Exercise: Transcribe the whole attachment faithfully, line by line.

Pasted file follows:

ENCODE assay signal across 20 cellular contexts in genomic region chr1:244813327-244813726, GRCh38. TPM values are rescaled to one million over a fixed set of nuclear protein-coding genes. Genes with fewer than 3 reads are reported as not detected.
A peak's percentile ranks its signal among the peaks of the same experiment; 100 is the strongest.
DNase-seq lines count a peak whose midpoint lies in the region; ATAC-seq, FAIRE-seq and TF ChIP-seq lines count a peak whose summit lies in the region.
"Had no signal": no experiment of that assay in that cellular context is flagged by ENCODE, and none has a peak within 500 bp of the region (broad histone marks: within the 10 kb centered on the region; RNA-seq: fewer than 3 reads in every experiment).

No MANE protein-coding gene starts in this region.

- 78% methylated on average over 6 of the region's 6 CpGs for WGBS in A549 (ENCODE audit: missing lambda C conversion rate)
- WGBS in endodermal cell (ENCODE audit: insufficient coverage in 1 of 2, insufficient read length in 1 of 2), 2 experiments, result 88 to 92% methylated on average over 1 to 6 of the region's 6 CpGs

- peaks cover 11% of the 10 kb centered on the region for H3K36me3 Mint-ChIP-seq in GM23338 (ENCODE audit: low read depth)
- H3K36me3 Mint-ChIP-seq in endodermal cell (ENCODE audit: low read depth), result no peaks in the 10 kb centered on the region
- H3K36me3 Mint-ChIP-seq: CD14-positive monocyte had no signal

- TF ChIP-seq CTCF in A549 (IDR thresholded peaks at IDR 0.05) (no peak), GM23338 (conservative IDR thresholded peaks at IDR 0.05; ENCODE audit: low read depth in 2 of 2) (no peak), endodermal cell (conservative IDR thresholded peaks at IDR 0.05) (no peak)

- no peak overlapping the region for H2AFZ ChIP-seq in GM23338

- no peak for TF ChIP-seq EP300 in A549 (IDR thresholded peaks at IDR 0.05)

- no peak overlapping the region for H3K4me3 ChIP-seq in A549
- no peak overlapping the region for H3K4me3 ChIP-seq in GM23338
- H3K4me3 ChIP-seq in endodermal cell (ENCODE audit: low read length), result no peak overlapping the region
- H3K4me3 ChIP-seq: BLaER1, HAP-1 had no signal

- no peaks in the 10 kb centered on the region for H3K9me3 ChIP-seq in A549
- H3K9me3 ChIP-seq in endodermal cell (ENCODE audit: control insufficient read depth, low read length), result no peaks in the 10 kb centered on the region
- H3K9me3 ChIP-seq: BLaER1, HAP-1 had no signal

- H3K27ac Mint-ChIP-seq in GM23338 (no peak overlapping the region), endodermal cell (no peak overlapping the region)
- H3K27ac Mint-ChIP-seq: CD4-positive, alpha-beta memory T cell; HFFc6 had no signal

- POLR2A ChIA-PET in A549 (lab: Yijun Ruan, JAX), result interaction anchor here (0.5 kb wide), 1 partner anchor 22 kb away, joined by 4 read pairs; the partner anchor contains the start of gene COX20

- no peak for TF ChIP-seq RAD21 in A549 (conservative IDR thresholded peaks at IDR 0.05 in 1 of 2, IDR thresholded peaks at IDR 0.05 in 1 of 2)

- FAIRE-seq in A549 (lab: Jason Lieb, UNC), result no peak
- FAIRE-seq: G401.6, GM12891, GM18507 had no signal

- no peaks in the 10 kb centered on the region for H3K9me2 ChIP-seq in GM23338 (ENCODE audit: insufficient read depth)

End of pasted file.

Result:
ENCODE assay signal across 20 cellular contexts in genomic region chr1:244813327-244813726, GRCh38. TPM values are rescaled to one million over a fixed set of nuclear protein-coding genes. Genes with fewer than 3 reads are reported as not detected.
A peak's percentile ranks its signal among the peaks of the same experiment; 100 is the strongest.
DNase-seq lines count a peak whose midpoint lies in the region; ATAC-seq, FAIRE-seq and TF ChIP-seq lines count a peak whose summit lies in the region.
"Had no signal": no experiment of that assay in that cellular context is flagged by ENCODE, and none has a peak within 500 bp of the region (broad histone marks: within the 10 kb centered on the region; RNA-seq: fewer than 3 reads in every experiment).

No MANE protein-coding gene starts in this region.

- 78% methylated on average over 6 of the region's 6 CpGs for WGBS in A549 (ENCODE audit: missing lambda C conversion rate)
- WGBS in endodermal cell (ENCODE audit: insufficient coverage in 1 of 2, insufficient read length in 1 of 2), 2 experiments, result 88 to 92% methylated on average over 1 to 6 of the region's 6 CpGs

- peaks cover 11% of the 10 kb centered on the region for H3K36me3 Mint-ChIP-seq in GM23338 (ENCODE audit: low read depth)
- H3K36me3 Mint-ChIP-seq in endodermal cell (ENCODE audit: low read depth), result no peaks in the 10 kb centered on the region
- H3K36me3 Mint-ChIP-seq: CD14-positive monocyte had no signal

- TF ChIP-seq CTCF in A549 (IDR thresholded peaks at IDR 0.05) (no peak), GM23338 (conservative IDR thresholded peaks at IDR 0.05; ENCODE audit: low read depth in 2 of 2) (no peak), endodermal cell (conservative IDR thresholded peaks at IDR 0.05) (no peak)

- no peak overlapping the region for H2AFZ ChIP-seq in GM23338

- no peak for TF ChIP-seq EP300 in A549 (IDR thresholded peaks at IDR 0.05)

- no peak overlapping the region for H3K4me3 ChIP-seq in A549
- no peak overlapping the region for H3K4me3 ChIP-seq in GM23338
- H3K4me3 ChIP-seq in endodermal cell (ENCODE audit: low read length), result no peak overlapping the region
- H3K4me3 ChIP-seq: BLaER1, HAP-1 had no signal

- no peaks in the 10 kb centered on the region for H3K9me3 ChIP-seq in A549
- H3K9me3 ChIP-seq in endodermal cell (ENCODE audit: control insufficient read depth, low read length), result no peaks in the 10 kb centered on the region
- H3K9me3 ChIP-seq: BLaER1, HAP-1 had no signal

- H3K27ac Mint-ChIP-seq in GM23338 (no peak overlapping the region), endodermal cell (no peak overlapping the region)
- H3K27ac Mint-ChIP-seq: CD4-positive, alpha-beta memory T cell; HFFc6 had no signal

- POLR2A ChIA-PET in A549 (lab: Yijun Ruan, JAX), result interaction anchor here (0.5 kb wide), 1 partner anchor 22 kb away, joined by 4 read pairs; the partner anchor contains the start of gene COX20

- no peak for TF ChIP-seq RAD21 in A549 (conservative IDR thresholded peaks at IDR 0.05 in 1 of 2, IDR thresholded peaks at IDR 0.05 in 1 of 2)

- FAIRE-seq in A549 (lab: Jason Lieb, UNC), result no peak
- FAIRE-seq: G401.6, GM12891, GM18507 had no signal

- no peaks in the 10 kb centered on the region for H3K9me2 ChIP-seq in GM23338 (ENCODE audit: insufficient read depth)